Sandyford site sold for €110m in 2006 on market at €9m
Sale triggered by Nama amid signs of building activity in adjoining Central Park
The Lalco land in Sandyford has a particularly high profile at the entrance to Central Park, which is widely acknowledged as Dublin’s best suburban office park.
Almost 10 years after several development sites in the Sandyford area of south Dublin sold for more than €20 million an acre, one of them is about to come back on the market at a fraction of its original value.
Agents Knight Frank are to invite offers of more than €9 million for a standalone site at the entrance to Sandyford Industrial Estate, which was sold towards the end of 2006 for €110 million.
The resale by John Lally’s Lalco development company has been triggered by Nama amid signs of renewed building activity in the adjoining Central Park. Green Reit is about to provide additional offices and Kennedy Wilson is completing the construction of an apartment block started by Treasuring Holdings before it collapsed.
The Lalco site at 1.727 hectares (4.265 acres) is slightly smaller than the one it bought during the boom. Over half an acre of the original five acres has since been sold to the Railway Procurement Agency to accommodate a section of the Green Luas line which runs along the boundary of the site.
Assuming that the land will make the expected €9 million, on top of the €16.5 million secured for the railway line, Lalco will still be faced with a 77 per cent fall in valuation even before interest rates and transaction fees are taken into account.
Bad and all as this is, Lalco can count itself luckier than Ray Grehan’s development company, which had to cope with an 87 per cent collapse in value when it was forced to sell the €171.5 million 2.02-acre UCD veterinary college site in Ballsbridge for €22.5 million.
The beneficiaries were Galway-born Luke and Brian Comer, who are now building a vast office and apartment complex on the Dublin 4 site.
The Lalco land has a particularly high profile at the entrance to Central Park, which is widely acknowledged as Dublin’s best suburban office park. New office rents here are generally about €269 a square metre (€25 a sq ft) – about half the going rate for the best quality space in the city.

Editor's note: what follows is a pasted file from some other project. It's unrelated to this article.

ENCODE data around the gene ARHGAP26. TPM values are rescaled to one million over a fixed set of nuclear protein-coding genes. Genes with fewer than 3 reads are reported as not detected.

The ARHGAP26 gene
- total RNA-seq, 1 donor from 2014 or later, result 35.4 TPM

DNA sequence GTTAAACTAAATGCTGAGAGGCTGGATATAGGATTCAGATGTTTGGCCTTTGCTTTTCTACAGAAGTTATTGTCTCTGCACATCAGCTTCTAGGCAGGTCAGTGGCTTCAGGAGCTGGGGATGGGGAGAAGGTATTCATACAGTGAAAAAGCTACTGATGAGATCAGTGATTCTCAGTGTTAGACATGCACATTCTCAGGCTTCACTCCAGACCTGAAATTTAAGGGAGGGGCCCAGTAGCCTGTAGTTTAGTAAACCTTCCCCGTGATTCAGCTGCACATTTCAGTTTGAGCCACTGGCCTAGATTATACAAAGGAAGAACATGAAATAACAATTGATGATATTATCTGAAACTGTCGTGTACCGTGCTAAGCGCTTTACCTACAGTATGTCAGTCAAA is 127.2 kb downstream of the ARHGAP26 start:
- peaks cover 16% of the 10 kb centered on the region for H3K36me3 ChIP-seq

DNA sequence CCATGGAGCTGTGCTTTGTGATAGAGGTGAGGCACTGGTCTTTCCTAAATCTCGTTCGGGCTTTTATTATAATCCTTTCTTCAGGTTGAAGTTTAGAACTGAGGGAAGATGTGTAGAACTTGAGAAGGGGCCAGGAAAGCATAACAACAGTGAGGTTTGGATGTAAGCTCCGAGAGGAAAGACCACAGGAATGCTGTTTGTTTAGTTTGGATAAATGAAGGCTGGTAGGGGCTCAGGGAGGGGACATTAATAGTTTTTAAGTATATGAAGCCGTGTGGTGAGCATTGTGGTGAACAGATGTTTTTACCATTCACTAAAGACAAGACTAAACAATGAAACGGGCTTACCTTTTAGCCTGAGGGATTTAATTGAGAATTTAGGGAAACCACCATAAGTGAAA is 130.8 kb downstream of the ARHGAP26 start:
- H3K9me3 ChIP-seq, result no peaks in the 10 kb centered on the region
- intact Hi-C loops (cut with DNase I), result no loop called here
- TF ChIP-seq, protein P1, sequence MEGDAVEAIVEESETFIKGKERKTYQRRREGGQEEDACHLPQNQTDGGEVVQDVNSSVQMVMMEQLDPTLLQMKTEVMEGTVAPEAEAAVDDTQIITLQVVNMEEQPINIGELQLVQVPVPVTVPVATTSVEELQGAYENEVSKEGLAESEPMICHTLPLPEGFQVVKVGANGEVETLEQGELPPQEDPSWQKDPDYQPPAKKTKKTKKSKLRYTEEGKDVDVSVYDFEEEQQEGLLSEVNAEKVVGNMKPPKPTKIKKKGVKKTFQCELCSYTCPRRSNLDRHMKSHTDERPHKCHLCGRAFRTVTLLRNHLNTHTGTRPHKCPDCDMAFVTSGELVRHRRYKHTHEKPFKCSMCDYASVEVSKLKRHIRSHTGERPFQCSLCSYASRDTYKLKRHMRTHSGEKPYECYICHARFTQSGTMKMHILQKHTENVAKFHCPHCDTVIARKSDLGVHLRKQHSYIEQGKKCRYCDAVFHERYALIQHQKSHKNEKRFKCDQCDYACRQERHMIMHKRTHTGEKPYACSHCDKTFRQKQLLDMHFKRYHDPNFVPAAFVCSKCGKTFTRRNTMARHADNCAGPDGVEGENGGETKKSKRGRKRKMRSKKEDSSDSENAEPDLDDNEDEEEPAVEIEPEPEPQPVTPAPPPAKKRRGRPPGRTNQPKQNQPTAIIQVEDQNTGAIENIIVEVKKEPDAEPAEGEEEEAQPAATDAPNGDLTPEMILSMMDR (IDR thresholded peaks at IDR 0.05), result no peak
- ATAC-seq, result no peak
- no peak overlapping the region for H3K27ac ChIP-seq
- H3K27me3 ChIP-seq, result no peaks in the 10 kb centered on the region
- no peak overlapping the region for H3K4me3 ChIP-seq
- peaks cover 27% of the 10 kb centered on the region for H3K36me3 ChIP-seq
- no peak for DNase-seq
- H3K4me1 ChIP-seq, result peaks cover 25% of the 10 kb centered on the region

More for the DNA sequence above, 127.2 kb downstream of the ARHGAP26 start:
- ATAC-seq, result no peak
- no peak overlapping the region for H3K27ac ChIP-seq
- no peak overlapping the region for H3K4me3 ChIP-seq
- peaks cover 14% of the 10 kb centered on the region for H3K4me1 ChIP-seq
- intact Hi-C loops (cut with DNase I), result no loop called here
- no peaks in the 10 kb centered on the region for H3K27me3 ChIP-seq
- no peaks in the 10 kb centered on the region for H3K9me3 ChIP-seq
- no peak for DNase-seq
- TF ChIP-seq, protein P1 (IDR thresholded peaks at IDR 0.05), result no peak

James Meagher of Knight Frank, who is handling the sale, estimates that the site will accommodate a seven- or eight-storey development of between 300,000-350,000sq ft of office space.
He said he was expecting “significant interest” in the island site given the shortage of grade A space. “While developers will be sure to target this opportunity it may also be of interest to an owner-occupier who wishes to create a campus-style headquarters.”
One developer certain to throw a rule over the site is Green Reit, which acquired Central Park with joint venture partner Kennedy Wilson for €310 million. Green originally took over the offices and Kennedy Wilson assumed ownership of the apartments. More recently, Green reached agreement with US giant Pimco to buy in the 50 per cent stake it did not own for €160 million.
With continuing demand for offices in the area, Green is currently developing another block extending to 13,935sq m (150,000sq ft), which will be ready for fit-out in July.
It will not end there as there is a further seven acres of development land in Central Park, which could accommodate an additional 500,000sq ft of offices.
In recent years, Mr Lally has been managing an extensive commercial portfolio acquired by the American billionaire John Malone.
These include the Westin, Hilton and Trinity hotels in Dublin, the Strand Hotel in Limerick, the Humewood estate in Co Wicklow, Sir Anthony O’Reilly’s Castlemarket estate in Co Kildare and the 840-acre Ballylinch stud farm in Co Kilkenny.